'Invasion' for IS caliphate in Philippines

Cheryl Sanders
May 31, 2017

Convoys of vehicles packed with evacuees and protected by heavily armed soldiers streamed into nearby Iligan City.

Fires rage at several houses following airstrikes by Philippine Air Force in Marawi city, southern Philippines, on Saturday.

Residents look at bodies found in a ravine on the outskirts of Marawi on the southern Philippine island of Mindanao on Sunday.

A city of 200,000 people, Marawi is mostly deserted, with officials saying "80-90 percent" of the population has been evacuated.

As gunfire crackled in the background, Herrera says authorities believe Isnilon Hapilon, who is on Washington's list of most-wanted terrorists, is still in the city. "We can not just pinpoint the particular spot".

The government side has meanwhile suffered 13 deaths, including 11 soldiers and two policemen.

At the cathedral, they took hostages including a Catholic priest and a group of church-goers, threatening to kill them if the nation's military does not cease its current offensive against them. "We have to finish this". The violence has forced thousands of people to flee and raised fears of growing extremism. It is not clear if any civilians are among the dead.

Manila Solicitor General Jose Calida said Indonesian and Malaysian jihadis were fighting alongside the Filipino brand of the extremist group.

"Pray for our men-na sana wala tayong masyadong tama (that we would not lose too much)", he said. "You do not have to be a Mindanaoan to make a stand on what is right, on what is just, and what is for the interest of the majority", said Reyes. One local police chief told the AP on Friday that he was fine - two days after Mr Duterte announced he had been beheaded by militants.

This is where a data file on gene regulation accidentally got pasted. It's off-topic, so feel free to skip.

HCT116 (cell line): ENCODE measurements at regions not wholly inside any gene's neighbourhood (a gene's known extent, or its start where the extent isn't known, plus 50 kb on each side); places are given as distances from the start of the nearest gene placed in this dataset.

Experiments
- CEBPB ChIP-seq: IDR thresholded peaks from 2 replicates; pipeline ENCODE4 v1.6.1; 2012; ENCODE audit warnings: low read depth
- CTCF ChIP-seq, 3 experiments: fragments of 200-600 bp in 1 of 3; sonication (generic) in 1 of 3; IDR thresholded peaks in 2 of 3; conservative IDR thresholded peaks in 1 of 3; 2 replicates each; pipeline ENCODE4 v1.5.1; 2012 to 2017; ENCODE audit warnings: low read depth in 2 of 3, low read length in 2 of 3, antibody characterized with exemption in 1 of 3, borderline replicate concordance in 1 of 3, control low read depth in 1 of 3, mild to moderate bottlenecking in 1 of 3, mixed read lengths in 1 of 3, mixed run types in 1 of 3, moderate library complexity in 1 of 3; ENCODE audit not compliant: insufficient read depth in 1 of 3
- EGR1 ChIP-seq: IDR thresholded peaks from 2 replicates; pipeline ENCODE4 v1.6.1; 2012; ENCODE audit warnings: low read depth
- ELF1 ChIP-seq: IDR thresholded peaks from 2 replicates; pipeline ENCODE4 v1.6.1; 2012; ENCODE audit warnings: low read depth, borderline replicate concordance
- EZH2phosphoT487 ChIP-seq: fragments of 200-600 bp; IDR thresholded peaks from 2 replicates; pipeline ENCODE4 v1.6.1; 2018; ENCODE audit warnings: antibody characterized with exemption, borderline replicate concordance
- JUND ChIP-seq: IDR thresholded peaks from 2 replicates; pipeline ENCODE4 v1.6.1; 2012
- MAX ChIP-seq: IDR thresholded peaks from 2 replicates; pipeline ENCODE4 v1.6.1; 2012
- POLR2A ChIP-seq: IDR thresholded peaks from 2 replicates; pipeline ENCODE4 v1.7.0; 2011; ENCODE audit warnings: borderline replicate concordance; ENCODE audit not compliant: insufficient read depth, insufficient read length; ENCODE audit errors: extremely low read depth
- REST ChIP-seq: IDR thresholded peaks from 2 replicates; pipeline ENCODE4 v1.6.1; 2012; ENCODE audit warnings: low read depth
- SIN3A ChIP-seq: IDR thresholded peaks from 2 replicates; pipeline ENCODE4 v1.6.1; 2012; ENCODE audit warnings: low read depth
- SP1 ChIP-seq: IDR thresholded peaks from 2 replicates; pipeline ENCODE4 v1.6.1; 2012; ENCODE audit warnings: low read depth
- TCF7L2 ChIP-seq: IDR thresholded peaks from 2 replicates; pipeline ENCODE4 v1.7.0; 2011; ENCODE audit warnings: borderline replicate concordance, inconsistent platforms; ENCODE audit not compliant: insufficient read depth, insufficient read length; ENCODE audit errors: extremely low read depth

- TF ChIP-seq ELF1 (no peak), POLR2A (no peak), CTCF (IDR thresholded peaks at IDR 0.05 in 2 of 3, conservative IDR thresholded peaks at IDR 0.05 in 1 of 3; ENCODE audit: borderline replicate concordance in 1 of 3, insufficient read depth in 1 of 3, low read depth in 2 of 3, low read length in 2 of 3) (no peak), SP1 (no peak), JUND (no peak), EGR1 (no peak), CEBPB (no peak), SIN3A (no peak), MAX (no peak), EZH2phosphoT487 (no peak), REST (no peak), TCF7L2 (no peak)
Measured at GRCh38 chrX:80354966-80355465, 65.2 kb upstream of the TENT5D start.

On Friday, Duterte ordered his troops to crush the militants, warning that the country is at a grave risk of "contamination" by the Islamic State group.

The government forces recovered 16 bodies of civilians from separate locations as the military is still battling the fighters of the IS-linked Maute group in Marawi City, five days after the group staged an attack on the city.

The Maute have emerged from the glut of bandit and separatist groups in the southern Philippines and are a tactically smart, social media savvy group eager to align with Islamic State militants.

"We have not seen any concrete evidence of material support from IS", military spokesman Brig.

Expanding the military's legal authority in these conflicts, it said, opens the door to increased human rights violations against civilians, including leftist activists, indigenous leaders and environmental activists, who have always been targets of military abuses. But he added that the smaller groups "are working to really get that recognition and funds, of course".

The US regards Hapilon as one of the world's most risky terrorists, offering a bounty of US$5 million ($S6.9 million) for his capture. Once again, Hapilon escaped.

He said these groups, referring to the notorious local Maute Group, are trying to ally with the "Daesh", the Arabic word for ISIS, and are "feverishly wanting to comply with requirements that have been set for them", mainly involving violent activities.

He gave his troops a free hand to wrest control of Marawi, saying: "You can arrest any person, search any house without warrant". But there are fears the expanded powers could further embolden a leader who already has been accused of allowing extrajudicial killings of thousands of people in his crackdown on illegal drugs.

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